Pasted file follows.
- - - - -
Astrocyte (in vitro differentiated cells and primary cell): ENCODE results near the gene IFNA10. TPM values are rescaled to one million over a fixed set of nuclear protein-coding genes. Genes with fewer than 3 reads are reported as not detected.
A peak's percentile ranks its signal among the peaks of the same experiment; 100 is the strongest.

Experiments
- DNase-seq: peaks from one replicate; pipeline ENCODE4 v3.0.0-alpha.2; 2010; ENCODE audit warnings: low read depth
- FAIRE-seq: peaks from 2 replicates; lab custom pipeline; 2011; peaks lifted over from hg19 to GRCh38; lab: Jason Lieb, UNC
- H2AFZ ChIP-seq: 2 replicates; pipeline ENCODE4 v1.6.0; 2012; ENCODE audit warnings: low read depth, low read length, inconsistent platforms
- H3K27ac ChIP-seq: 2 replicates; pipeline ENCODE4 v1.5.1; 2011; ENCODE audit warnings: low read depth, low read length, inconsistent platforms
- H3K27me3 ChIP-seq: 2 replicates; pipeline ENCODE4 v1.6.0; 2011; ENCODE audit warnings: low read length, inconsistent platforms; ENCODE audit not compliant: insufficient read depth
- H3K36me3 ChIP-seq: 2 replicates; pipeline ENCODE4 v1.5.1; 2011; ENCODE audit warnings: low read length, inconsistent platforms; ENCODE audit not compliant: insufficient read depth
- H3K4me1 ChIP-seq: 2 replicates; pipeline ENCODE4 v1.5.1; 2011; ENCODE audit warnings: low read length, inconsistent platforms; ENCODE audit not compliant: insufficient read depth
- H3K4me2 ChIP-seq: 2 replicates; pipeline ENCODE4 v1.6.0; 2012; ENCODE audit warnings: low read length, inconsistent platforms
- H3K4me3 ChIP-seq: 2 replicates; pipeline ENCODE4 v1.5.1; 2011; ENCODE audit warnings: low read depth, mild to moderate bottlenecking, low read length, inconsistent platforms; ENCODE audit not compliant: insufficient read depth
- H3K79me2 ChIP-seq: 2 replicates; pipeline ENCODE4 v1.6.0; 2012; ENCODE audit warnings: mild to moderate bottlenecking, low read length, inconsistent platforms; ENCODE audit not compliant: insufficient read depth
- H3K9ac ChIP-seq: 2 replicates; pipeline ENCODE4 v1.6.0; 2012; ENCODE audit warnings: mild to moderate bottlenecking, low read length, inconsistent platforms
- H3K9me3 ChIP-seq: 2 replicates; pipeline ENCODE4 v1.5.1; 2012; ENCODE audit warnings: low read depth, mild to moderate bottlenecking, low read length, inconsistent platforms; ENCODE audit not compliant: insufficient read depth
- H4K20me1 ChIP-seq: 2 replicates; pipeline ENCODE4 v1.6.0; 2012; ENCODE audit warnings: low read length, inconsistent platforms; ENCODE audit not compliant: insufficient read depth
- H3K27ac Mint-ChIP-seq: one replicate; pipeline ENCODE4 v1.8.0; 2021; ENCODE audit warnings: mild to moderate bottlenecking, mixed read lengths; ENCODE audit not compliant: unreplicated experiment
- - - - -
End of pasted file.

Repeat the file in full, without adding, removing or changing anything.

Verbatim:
Astrocyte (in vitro differentiated cells and primary cell): ENCODE results near the gene IFNA10. TPM values are rescaled to one million over a fixed set of nuclear protein-coding genes. Genes with fewer than 3 reads are reported as not detected.
A peak's percentile ranks its signal among the peaks of the same experiment; 100 is the strongest.

Experiments
- DNase-seq: peaks from one replicate; pipeline ENCODE4 v3.0.0-alpha.2; 2010; ENCODE audit warnings: low read depth
- FAIRE-seq: peaks from 2 replicates; lab custom pipeline; 2011; peaks lifted over from hg19 to GRCh38; lab: Jason Lieb, UNC
- H2AFZ ChIP-seq: 2 replicates; pipeline ENCODE4 v1.6.0; 2012; ENCODE audit warnings: low read depth, low read length, inconsistent platforms
- H3K27ac ChIP-seq: 2 replicates; pipeline ENCODE4 v1.5.1; 2011; ENCODE audit warnings: low read depth, low read length, inconsistent platforms
- H3K27me3 ChIP-seq: 2 replicates; pipeline ENCODE4 v1.6.0; 2011; ENCODE audit warnings: low read length, inconsistent platforms; ENCODE audit not compliant: insufficient read depth
- H3K36me3 ChIP-seq: 2 replicates; pipeline ENCODE4 v1.5.1; 2011; ENCODE audit warnings: low read length, inconsistent platforms; ENCODE audit not compliant: insufficient read depth
- H3K4me1 ChIP-seq: 2 replicates; pipeline ENCODE4 v1.5.1; 2011; ENCODE audit warnings: low read length, inconsistent platforms; ENCODE audit not compliant: insufficient read depth
- H3K4me2 ChIP-seq: 2 replicates; pipeline ENCODE4 v1.6.0; 2012; ENCODE audit warnings: low read length, inconsistent platforms
- H3K4me3 ChIP-seq: 2 replicates; pipeline ENCODE4 v1.5.1; 2011; ENCODE audit warnings: low read depth, mild to moderate bottlenecking, low read length, inconsistent platforms; ENCODE audit not compliant: insufficient read depth
- H3K79me2 ChIP-seq: 2 replicates; pipeline ENCODE4 v1.6.0; 2012; ENCODE audit warnings: mild to moderate bottlenecking, low read length, inconsistent platforms; ENCODE audit not compliant: insufficient read depth
- H3K9ac ChIP-seq: 2 replicates; pipeline ENCODE4 v1.6.0; 2012; ENCODE audit warnings: mild to moderate bottlenecking, low read length, inconsistent platforms
- H3K9me3 ChIP-seq: 2 replicates; pipeline ENCODE4 v1.5.1; 2012; ENCODE audit warnings: low read depth, mild to moderate bottlenecking, low read length, inconsistent platforms; ENCODE audit not compliant: insufficient read depth
- H4K20me1 ChIP-seq: 2 replicates; pipeline ENCODE4 v1.6.0; 2012; ENCODE audit warnings: low read length, inconsistent platforms; ENCODE audit not compliant: insufficient read depth
- H3K27ac Mint-ChIP-seq: one replicate; pipeline ENCODE4 v1.8.0; 2021; ENCODE audit warnings: mild to moderate bottlenecking, mixed read lengths; ENCODE audit not compliant: unreplicated experiment